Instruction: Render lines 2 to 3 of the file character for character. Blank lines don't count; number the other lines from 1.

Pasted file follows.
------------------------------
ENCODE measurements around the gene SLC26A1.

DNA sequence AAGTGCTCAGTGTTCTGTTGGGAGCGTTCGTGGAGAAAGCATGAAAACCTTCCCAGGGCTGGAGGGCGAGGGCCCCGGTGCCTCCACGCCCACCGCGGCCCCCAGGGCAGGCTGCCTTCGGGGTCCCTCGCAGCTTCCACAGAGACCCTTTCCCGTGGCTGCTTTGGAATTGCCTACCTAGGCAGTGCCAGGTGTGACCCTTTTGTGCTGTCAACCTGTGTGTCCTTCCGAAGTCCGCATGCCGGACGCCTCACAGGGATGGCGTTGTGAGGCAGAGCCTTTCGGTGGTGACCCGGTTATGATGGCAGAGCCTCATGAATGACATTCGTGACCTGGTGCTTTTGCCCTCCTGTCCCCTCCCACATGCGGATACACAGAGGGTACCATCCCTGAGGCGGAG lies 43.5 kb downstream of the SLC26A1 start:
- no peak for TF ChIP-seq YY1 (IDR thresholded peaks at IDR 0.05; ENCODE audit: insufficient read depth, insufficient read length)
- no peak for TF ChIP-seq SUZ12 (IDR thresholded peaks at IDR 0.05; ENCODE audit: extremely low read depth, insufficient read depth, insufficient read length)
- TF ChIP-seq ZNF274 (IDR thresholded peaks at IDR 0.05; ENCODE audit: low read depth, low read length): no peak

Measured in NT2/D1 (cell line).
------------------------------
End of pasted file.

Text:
DNA sequence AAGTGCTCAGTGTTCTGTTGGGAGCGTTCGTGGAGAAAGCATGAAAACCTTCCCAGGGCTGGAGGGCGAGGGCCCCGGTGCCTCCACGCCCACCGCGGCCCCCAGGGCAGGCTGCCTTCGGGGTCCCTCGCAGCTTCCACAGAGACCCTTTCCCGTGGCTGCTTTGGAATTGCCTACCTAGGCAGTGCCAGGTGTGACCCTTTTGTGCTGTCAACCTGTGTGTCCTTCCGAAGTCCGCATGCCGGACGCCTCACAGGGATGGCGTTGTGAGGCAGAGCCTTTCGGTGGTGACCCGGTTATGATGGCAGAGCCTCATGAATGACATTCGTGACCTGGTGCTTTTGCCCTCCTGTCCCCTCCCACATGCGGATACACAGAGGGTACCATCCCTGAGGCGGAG lies 43.5 kb downstream of the SLC26A1 start:
- no peak for TF ChIP-seq YY1 (IDR thresholded peaks at IDR 0.05; ENCODE audit: insufficient read depth, insufficient read length)